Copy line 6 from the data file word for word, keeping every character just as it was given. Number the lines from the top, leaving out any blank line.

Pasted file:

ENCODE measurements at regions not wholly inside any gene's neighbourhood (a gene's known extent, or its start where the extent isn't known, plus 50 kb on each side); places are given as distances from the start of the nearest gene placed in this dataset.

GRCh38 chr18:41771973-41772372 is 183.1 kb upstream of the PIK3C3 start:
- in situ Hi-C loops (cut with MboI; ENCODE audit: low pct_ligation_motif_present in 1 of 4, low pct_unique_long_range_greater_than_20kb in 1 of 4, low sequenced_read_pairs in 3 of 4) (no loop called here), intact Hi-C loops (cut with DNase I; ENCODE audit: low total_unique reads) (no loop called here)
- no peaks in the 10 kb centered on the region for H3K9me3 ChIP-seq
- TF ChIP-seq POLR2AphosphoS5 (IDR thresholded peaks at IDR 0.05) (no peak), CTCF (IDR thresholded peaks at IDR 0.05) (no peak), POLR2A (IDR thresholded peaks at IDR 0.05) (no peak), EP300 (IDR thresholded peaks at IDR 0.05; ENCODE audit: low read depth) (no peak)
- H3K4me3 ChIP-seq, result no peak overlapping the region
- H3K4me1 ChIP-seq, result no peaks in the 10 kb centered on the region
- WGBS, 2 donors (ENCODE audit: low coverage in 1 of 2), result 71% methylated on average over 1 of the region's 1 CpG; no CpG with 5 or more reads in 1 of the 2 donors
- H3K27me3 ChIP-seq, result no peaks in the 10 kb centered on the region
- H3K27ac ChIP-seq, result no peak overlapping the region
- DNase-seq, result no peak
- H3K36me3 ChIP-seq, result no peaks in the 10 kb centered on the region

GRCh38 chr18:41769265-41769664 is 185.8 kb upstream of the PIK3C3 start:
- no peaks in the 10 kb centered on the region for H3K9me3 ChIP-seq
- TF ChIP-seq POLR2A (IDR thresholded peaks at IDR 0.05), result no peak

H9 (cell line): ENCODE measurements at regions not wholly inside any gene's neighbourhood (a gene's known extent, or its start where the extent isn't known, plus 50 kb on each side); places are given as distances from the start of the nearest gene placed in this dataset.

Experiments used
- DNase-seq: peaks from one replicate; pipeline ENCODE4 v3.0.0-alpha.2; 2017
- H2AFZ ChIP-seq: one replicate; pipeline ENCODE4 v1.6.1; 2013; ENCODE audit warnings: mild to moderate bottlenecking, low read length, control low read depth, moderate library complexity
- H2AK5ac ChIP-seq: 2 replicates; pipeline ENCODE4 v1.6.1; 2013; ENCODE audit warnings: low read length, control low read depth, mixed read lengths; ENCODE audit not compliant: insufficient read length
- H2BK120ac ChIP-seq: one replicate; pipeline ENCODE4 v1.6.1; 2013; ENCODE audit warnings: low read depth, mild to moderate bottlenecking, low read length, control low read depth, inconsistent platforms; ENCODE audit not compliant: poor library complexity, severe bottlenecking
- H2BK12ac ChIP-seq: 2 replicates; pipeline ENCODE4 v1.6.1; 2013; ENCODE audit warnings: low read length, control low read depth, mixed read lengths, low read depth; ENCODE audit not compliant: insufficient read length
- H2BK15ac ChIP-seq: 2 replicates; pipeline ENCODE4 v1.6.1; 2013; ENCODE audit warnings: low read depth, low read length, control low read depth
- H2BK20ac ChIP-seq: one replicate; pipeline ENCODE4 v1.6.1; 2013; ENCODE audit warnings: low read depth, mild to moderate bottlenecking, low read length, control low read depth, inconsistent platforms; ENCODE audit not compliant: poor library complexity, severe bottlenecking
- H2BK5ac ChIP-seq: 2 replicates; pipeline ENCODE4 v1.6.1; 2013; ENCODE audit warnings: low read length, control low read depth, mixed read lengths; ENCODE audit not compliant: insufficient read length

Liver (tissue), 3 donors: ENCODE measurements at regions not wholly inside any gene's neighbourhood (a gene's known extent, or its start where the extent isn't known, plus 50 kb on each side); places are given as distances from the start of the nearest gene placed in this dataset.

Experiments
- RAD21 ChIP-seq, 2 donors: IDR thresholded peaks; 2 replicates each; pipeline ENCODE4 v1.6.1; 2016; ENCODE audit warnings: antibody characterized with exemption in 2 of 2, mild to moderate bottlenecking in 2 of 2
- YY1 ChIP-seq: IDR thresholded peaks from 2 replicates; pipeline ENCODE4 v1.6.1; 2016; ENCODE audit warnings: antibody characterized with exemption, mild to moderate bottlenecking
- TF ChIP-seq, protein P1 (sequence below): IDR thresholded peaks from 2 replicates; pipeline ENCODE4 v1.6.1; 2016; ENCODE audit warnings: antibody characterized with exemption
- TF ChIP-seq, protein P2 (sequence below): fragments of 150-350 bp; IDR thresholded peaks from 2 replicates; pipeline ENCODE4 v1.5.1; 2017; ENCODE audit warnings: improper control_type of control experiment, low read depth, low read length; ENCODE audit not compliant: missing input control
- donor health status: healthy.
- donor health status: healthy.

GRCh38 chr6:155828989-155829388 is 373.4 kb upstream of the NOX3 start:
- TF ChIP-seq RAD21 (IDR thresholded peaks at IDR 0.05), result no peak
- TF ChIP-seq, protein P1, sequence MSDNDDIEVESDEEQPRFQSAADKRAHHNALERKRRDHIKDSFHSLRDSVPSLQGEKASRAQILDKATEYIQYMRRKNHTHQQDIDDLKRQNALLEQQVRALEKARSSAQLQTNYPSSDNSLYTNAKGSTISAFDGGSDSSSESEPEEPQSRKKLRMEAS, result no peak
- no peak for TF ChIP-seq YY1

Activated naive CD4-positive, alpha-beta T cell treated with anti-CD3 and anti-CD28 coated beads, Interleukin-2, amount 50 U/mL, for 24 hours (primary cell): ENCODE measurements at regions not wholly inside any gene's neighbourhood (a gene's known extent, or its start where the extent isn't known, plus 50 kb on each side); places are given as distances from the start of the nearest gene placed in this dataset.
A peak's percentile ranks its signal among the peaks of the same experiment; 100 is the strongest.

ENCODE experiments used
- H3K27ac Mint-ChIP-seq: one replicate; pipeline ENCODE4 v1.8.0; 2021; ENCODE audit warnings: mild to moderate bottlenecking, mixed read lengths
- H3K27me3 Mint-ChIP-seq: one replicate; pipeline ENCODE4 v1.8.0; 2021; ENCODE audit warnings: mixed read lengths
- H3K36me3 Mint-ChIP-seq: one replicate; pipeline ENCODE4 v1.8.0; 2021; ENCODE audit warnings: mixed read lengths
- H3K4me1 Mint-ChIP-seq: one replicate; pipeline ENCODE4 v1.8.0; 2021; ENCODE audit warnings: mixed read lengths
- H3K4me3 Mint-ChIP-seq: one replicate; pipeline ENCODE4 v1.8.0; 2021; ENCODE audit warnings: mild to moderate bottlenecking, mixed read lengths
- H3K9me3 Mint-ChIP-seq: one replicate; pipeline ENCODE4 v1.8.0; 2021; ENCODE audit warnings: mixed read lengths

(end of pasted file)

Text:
- H3K4me3 ChIP-seq, result no peak overlapping the region